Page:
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As much as employers want to maintain professionalism in the workplace, they also have the responsibility of ensuring toxic employees don’t get away with initiating conflicts between team members. These types of employees are essentially troublemakers and will do anything to ensure their faults never get noticed by superiors. Employers should weed out toxic workers as soon as possible, even if these employees hold high positions in the company. Imposing heavy punishment for these types of employees has always been one of the most common retention strategies to ensure productive and hardworking workers don’t look for other jobs.  

4. Good relations with clients

Employers don’t only want their employees to work well with each other but also maintain relationships with clients, customers, and other stakeholders. After all, businesses cater their entire operations to clients and constantly address all of their needs on a regular basis. Businesses also rely on existing clients to grow their presence and eventually expand to different industries. If clients are continually dissatisfied, it won’t be long before the company goes bankrupt.  

Since employers want to ensure that the need of every client is addressed quickly, they usually create policies so that employees will be better equipped in handling all sorts of customer complaints and issues. Employers also have the power to reprimand or even suspend employees who engage in arguments with clients. The customer may not always be right all the time but employees who argue with customers never present a good image for the company and negatively affects employer branding. As previously mentioned, clients and customers hold the power if they want to see a company succeed or fail.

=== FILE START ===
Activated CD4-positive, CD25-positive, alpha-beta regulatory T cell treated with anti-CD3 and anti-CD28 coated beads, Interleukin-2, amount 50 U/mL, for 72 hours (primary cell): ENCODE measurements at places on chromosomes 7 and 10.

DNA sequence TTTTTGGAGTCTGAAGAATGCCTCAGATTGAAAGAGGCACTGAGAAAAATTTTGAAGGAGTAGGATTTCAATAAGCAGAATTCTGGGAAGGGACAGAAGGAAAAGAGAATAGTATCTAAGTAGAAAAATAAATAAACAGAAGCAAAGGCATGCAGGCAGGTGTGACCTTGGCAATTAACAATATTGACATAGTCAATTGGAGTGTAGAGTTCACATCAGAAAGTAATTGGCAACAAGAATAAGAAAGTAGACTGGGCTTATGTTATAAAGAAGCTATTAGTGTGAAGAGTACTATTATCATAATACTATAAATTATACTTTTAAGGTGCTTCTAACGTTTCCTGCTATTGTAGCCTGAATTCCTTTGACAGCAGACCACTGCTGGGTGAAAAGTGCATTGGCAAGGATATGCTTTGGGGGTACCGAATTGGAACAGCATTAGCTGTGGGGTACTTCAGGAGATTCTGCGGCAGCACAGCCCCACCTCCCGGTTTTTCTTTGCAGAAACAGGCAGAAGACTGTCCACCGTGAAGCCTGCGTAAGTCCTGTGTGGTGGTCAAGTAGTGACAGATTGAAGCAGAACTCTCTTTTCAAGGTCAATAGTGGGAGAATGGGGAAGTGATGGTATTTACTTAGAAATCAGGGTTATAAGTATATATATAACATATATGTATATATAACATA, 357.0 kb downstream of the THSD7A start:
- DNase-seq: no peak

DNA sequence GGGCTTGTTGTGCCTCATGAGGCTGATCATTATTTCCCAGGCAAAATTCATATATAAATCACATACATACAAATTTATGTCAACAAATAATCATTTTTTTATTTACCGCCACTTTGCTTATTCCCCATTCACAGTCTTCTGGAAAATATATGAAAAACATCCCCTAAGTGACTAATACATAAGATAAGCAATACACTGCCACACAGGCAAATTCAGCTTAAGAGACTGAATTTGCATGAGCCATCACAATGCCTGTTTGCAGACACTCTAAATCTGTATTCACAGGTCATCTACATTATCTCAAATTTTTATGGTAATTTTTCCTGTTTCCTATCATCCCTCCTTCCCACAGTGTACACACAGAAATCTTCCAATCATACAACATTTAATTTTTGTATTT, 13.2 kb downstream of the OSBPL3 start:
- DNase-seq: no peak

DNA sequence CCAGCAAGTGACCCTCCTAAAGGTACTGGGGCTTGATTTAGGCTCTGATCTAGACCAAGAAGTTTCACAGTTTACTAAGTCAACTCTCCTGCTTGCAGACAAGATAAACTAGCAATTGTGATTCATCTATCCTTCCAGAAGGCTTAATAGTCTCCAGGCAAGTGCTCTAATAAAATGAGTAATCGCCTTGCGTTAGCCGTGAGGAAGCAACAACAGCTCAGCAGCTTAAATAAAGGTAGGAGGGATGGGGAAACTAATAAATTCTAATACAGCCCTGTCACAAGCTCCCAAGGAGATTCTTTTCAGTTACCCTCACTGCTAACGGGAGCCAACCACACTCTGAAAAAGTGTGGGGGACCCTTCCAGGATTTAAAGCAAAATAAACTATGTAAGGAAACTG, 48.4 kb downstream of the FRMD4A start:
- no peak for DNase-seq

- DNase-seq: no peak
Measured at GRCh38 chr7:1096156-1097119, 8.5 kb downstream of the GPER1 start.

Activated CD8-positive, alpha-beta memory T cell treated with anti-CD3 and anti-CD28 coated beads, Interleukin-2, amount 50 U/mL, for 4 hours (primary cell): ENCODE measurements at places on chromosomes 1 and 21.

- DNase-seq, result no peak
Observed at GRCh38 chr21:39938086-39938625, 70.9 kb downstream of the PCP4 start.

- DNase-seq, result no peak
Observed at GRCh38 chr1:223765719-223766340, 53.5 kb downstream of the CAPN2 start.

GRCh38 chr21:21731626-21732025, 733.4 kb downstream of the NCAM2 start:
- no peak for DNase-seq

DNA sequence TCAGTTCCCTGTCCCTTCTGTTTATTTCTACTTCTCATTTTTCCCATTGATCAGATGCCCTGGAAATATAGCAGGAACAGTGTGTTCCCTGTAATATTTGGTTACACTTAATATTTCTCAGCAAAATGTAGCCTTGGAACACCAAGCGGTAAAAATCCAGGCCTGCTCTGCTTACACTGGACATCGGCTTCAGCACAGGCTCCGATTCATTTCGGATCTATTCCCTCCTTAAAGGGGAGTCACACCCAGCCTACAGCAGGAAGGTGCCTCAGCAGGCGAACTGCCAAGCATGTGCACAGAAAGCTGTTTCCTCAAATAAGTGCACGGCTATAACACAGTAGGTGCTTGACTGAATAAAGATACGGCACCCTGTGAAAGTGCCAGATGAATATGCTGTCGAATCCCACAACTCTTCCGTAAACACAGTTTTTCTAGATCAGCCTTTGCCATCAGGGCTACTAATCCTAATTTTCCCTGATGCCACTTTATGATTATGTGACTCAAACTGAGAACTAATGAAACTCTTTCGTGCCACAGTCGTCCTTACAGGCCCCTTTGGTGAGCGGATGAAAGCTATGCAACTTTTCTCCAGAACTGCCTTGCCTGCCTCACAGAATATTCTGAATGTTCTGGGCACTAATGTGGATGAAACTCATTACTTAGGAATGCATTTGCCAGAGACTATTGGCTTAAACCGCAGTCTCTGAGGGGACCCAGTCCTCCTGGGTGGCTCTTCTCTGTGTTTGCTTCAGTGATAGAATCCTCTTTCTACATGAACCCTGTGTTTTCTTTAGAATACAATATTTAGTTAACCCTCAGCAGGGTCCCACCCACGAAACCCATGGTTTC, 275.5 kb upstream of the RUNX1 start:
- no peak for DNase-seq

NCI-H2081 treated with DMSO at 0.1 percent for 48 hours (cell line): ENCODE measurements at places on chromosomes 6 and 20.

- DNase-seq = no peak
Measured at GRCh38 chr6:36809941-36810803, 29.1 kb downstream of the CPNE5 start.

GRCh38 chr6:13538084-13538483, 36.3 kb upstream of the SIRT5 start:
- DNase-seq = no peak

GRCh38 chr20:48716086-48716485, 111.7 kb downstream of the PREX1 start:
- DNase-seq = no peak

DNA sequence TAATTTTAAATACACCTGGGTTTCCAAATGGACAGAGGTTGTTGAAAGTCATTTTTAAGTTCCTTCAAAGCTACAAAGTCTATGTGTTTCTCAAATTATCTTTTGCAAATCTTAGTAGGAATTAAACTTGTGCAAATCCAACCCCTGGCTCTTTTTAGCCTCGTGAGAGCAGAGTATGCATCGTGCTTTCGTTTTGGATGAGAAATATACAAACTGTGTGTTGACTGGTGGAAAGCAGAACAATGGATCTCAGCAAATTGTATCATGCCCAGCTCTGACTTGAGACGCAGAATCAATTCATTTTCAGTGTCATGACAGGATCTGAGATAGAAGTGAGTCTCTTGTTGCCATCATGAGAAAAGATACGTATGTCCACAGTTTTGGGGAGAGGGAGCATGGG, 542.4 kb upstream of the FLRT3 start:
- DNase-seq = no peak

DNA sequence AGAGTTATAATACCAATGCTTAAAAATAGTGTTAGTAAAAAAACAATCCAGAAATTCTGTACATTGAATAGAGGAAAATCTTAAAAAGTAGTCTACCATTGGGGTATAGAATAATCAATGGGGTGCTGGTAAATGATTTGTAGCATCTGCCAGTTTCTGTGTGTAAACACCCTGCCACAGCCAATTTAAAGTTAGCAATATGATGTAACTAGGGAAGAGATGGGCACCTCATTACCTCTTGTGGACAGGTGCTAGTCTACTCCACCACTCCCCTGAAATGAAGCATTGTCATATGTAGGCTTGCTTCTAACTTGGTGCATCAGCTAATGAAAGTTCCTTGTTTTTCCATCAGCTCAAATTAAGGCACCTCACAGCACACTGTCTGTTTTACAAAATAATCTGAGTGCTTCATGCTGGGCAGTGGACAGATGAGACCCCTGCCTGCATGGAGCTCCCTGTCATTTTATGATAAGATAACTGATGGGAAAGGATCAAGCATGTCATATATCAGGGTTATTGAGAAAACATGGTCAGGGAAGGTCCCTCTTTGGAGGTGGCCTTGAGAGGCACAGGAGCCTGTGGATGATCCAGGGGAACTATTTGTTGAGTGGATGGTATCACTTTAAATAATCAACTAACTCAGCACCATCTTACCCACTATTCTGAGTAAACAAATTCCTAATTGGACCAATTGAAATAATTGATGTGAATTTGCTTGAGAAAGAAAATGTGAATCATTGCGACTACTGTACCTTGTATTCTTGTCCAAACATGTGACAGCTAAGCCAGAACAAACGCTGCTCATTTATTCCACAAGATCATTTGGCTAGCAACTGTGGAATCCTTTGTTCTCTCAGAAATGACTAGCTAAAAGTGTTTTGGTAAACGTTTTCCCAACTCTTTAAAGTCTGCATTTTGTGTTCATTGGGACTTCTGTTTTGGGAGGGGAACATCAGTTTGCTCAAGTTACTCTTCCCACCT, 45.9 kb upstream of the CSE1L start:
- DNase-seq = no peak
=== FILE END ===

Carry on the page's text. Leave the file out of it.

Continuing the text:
5. Ambitious and goal-oriented

Employers love employees who are ambitious and goal-oriented. These employees are usually the top performers in their respective departments or teams as well as the ones usually called upon by top management whenever special projects need to be accomplished. Since these employees are consistent performers, they are usually the ones being recommended for job promotions to higher positions in the company.

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Although it’s true that not everyone possesses these kinds of traits, it’s the job of employers to motivate their employees to strive for big things. Every company is geared towards a specific goal and it can only be achieved if employees are driven and passionate about their work. Constant motivation will eventually change the mindset of employees, resulting in a better work rate and even a possible promotion in the future. Additionally, employees can also significantly improve their portfolios (hard and soft skills) which they can use if they decide to switch careers.   

In closing

There are always expectations that need to be attained in the workplace. And it’s the responsibility of employers to ensure their workers meet these job expectations so that operations will flow smoothly and company goals are achieved at the soonest time possible.